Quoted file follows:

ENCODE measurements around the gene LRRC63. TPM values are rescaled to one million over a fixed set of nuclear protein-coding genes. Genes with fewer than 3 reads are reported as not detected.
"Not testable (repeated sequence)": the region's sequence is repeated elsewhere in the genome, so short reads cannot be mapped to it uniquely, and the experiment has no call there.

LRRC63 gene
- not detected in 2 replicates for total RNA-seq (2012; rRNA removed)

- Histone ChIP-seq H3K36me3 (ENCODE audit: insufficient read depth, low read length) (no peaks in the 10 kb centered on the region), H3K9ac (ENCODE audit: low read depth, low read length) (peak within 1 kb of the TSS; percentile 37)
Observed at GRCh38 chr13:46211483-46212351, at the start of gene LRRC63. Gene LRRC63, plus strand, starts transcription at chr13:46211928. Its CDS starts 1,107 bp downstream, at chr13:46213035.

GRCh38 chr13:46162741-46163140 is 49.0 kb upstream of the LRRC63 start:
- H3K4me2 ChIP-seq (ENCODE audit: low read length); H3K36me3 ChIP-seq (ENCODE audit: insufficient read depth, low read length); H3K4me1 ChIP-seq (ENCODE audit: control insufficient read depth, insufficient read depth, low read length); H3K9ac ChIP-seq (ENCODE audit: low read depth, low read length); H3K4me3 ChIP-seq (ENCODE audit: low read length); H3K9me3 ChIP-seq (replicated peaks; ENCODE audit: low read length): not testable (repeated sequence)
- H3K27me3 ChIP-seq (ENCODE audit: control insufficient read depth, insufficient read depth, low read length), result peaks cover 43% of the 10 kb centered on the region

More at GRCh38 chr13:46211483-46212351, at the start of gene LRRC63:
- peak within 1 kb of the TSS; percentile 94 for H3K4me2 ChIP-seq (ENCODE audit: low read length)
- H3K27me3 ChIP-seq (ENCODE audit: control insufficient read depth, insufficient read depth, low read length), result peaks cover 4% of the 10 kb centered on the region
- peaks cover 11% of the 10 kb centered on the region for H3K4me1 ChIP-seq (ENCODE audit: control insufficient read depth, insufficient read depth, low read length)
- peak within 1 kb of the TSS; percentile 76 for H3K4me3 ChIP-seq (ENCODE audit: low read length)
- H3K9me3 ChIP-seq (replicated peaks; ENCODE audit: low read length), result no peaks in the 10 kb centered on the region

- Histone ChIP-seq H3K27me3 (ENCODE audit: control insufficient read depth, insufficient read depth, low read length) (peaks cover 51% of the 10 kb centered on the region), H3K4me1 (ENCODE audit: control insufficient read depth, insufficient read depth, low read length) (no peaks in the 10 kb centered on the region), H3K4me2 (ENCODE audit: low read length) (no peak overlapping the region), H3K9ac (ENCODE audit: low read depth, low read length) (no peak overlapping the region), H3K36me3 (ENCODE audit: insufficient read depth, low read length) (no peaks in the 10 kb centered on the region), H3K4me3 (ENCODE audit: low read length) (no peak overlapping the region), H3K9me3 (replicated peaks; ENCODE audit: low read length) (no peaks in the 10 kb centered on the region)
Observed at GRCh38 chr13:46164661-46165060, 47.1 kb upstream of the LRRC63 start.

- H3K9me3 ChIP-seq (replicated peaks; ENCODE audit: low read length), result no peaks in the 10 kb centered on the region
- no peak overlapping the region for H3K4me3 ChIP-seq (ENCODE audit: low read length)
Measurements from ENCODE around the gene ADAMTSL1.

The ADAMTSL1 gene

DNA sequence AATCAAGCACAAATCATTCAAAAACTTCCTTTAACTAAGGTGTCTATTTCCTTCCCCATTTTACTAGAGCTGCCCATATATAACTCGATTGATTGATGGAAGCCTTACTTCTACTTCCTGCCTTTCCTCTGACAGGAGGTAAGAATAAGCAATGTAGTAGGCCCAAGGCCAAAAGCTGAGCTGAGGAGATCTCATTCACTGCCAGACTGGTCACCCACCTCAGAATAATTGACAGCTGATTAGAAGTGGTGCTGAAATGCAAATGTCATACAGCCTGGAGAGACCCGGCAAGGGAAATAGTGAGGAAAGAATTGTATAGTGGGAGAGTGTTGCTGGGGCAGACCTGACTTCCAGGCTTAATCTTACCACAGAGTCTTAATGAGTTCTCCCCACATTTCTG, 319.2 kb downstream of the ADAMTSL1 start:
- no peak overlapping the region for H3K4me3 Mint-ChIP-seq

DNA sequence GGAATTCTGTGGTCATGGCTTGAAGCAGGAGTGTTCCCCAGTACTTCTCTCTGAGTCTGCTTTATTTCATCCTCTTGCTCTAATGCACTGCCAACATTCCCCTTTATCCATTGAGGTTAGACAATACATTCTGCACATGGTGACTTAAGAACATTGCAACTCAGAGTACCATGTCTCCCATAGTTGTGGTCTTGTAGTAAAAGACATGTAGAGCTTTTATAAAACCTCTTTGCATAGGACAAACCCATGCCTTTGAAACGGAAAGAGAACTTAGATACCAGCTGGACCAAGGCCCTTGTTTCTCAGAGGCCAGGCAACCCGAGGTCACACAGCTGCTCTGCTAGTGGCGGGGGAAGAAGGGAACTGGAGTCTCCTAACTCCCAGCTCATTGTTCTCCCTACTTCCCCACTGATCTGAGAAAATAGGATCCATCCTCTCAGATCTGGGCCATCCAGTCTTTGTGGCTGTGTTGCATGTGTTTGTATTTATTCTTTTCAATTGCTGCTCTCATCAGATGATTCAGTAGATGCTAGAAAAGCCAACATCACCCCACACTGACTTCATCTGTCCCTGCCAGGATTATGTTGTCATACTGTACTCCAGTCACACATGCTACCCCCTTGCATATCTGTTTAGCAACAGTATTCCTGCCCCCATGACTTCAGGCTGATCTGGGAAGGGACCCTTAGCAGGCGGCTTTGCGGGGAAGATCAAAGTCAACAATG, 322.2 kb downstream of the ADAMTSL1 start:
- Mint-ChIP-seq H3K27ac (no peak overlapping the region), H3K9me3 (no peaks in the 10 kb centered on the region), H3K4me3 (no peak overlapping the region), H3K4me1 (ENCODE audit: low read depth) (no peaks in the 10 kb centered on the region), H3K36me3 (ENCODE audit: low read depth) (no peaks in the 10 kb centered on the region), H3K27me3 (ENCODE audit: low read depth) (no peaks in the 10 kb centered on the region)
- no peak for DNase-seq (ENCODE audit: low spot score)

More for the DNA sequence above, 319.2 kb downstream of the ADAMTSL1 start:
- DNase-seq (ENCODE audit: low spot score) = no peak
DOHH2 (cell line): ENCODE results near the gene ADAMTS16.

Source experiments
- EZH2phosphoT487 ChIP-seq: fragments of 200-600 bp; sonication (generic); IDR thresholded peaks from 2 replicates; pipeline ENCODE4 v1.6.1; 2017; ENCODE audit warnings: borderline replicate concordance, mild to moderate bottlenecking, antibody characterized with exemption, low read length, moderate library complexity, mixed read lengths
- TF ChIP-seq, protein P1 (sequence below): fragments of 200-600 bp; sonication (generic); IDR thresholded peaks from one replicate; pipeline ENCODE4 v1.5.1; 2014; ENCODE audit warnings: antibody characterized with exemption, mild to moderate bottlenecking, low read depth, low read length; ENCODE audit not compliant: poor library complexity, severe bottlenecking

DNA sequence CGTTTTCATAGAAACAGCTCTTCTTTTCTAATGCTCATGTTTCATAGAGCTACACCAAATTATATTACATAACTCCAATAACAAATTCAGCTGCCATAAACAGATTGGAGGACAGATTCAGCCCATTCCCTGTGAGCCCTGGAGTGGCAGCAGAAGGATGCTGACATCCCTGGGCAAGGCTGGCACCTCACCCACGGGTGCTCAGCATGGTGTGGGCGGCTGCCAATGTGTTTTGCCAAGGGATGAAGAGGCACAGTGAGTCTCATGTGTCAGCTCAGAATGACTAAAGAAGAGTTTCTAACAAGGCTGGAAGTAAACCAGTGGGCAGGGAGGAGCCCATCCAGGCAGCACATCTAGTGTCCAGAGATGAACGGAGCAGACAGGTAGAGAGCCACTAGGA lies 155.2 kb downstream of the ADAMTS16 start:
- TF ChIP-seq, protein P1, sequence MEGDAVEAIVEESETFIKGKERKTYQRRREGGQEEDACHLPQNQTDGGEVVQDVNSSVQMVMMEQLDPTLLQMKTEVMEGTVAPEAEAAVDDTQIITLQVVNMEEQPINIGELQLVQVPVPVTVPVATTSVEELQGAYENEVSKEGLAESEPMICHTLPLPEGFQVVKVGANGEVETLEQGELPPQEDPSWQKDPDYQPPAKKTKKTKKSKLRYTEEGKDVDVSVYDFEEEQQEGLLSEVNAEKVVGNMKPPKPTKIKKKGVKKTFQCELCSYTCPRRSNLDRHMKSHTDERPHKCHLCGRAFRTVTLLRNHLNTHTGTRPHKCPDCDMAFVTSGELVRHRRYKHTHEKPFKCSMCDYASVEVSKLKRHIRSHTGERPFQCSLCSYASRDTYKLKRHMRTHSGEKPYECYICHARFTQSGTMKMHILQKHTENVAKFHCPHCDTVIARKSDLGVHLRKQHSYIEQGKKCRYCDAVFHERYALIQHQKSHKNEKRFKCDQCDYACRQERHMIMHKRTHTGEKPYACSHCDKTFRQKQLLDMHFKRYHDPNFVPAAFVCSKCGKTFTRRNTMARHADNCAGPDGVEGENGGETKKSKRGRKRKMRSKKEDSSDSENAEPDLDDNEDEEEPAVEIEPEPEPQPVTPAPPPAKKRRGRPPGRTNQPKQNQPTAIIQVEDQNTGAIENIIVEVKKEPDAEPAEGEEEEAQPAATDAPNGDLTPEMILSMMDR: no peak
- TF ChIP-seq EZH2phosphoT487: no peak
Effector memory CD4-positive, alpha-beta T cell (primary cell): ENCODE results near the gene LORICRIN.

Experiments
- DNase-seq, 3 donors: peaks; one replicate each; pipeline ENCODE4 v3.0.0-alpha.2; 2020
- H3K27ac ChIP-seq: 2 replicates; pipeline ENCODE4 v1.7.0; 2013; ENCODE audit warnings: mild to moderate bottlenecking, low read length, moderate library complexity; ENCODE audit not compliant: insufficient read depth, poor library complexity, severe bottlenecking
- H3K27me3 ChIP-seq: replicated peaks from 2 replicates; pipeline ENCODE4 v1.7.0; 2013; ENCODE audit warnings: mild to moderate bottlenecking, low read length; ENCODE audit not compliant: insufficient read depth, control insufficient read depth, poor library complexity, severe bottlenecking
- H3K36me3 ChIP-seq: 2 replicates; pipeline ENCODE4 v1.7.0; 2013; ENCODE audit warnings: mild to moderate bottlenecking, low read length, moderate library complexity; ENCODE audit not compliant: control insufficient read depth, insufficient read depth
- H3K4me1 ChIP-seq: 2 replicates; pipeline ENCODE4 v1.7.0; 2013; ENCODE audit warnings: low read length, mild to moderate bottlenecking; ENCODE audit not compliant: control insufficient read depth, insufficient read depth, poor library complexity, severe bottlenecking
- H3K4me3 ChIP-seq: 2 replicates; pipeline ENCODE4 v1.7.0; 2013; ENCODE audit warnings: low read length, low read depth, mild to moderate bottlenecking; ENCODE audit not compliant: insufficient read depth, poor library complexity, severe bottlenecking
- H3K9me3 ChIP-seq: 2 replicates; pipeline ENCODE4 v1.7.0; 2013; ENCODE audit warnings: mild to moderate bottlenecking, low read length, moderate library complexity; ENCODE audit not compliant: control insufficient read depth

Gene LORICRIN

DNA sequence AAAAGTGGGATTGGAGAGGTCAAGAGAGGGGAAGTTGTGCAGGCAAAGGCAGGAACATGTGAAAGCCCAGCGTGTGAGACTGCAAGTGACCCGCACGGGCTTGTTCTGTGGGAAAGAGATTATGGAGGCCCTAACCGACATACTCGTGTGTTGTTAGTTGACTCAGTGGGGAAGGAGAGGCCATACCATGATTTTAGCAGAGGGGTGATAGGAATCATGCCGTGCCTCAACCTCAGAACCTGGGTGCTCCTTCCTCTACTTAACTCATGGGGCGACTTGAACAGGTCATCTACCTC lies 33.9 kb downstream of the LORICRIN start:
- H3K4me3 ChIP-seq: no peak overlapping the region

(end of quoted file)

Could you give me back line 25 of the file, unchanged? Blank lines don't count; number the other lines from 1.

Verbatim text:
- Mint-ChIP-seq H3K27ac (no peak overlapping the region), H3K9me3 (no peaks in the 10 kb centered on the region), H3K4me3 (no peak overlapping the region), H3K4me1 (ENCODE audit: low read depth) (no peaks in the 10 kb centered on the region), H3K36me3 (ENCODE audit: low read depth) (no peaks in the 10 kb centered on the region), H3K27me3 (ENCODE audit: low read depth) (no peaks in the 10 kb centered on the region)